Yuri Kuma Arashi [94/100]

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Kunihiko Ikuhara.  From Revolutionary Girl Utena to Mawaru Penguindrum comes a story about young girls falling in love.  His stories as I’ve mentioned previously contain a narrative pattern–  repetition, sexual symbolism and of course the addition of fanciful elements.  In this case its bears and what these creatures represent both for women and the important of the absence of males in Yuri Kuma.  I believe the reason for this is to enhance the dynamic between true love and lust.

Kureha Tsubaki lost her mother to a bear, fell in love with a bear and is coming to grips with Sumika being eaten by a bear.  She’s trying to find her own place in a world [the school] caught up in the Invisible Storm.  These Kumalia bears are depicted as the aggressors both out of survival instinct and sexual desires.  An incredible look at same-sex relationships by using a court system [which interestingly enough is led by males] to judge human compassion, the validity of friendships and how far people will go in order uphold these ideals. As strange as the beginning may have been for a lot of viewers its typical Ikuhara fashion.  A style I find engrossing.  The final three episodes were probably the best this show has to offer as it ties any sort of confusion together quite nicely.  The weird elements of bears ‘eating’ girls’, the imagery of lilies being deflowered/clipped and Lulu’s seductive behavior towards Ginko act as symbolic pieces to a fairly straightforward narrative about maintaining friendships and understanding yourself from a girls perspective.  Perhaps this is why Ikuhara decided on shifting the focus away from manly tropes–  Yurika’s father is represented as a male with female features in masculine clothing.  The judges aren’t even human which is why they are oddly designed to be a patriarchy with moe designs.  Really stick out with Yuri Kuma because underneath all of Ikuahra’s intentional softcore visuals, naughty dialogue and whimsically-driven storytelling lies a simple story about friendships and love overcoming societal structure!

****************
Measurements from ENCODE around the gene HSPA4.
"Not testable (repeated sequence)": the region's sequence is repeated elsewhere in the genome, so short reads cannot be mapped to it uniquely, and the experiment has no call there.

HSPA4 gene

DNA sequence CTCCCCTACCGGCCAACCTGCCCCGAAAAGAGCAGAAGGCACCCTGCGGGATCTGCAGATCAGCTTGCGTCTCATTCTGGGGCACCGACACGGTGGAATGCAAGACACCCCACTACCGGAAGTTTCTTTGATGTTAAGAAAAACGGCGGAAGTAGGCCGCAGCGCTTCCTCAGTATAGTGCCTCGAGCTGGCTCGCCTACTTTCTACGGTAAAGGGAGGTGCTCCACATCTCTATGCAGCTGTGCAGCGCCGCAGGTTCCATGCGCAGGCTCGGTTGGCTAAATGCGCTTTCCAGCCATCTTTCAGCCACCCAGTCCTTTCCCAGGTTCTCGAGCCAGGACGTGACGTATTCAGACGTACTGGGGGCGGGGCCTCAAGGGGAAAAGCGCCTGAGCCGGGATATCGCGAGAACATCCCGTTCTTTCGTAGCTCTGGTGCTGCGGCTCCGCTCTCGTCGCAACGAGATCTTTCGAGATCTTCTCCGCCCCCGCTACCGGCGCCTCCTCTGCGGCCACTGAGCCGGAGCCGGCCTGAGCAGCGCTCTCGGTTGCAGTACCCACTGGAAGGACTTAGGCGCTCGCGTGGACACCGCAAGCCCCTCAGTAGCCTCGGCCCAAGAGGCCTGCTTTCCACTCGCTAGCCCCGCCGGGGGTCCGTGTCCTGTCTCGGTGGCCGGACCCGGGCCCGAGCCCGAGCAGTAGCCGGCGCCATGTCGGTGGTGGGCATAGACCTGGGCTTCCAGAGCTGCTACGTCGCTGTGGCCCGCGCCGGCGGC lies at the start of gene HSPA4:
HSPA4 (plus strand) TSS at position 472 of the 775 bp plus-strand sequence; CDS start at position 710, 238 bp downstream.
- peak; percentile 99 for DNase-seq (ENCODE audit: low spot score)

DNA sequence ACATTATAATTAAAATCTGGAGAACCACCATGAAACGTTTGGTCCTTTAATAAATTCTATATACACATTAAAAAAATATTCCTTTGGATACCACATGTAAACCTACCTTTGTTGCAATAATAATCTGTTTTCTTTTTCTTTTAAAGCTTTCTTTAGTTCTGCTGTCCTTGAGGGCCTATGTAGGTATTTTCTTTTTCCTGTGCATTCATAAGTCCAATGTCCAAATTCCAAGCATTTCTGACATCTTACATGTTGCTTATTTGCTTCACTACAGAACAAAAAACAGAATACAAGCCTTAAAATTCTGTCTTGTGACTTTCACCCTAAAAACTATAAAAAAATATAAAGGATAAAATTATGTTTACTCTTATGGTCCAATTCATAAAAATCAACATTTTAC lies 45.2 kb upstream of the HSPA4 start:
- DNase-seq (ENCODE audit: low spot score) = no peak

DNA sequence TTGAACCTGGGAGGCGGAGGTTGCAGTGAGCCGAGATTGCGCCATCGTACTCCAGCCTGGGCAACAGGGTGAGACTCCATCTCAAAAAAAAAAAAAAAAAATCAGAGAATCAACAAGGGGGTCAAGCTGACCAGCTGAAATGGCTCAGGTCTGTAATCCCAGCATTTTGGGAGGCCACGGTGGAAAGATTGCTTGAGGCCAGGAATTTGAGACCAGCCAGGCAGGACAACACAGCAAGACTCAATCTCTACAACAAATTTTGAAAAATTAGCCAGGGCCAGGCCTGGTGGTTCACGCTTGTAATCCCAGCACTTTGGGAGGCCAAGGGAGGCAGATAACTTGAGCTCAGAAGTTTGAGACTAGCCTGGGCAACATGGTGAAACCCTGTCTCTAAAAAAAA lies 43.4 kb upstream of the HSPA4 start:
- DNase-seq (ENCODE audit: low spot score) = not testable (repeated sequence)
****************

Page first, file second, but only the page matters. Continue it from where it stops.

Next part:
One of the most incredible character study series I’ve ever seen apart from Simoun.  The focus isn’t just on Kureha but for most of episode 4 towards the beginning there is a look at Lulu’s life at the kingdom, eventually we get to see Yurika’s backstory and the motif behind bride-in-the-box.  What’s even more prevalent throughout is how dead characters are just as important as the main cast!  Sumika represents Kureha’s courage, Reira is the reminder to her that you should never give up on your dreams and accept things with your heart fully.  The picture book [and it’s incredible watercolor drawn art] amplifies innocence from Kureha’s perspective wonderfully.  Mirun, Lulu’s brother is the same as well!

The animation in this show is done amazingly solid.  This and Rolling Girls have some of the best background art of the Winter 2015 season!  Especially the storybook sequences!

The soundtrack is top notch.  Paint animator on Patema Inverted and composer/arranger Yukari Hashimoto wrote songs for this that are filled entirely with chromatic piano melodies, chorus and techno sections!  It fits Yuri Kuma perfectly with its transitions from downright weird to passionately engaging and heartfelt.

I highly recommend this series if you are a fan of Ikuhara’s other works.

OVERALL IMPRESSION: [94/100]

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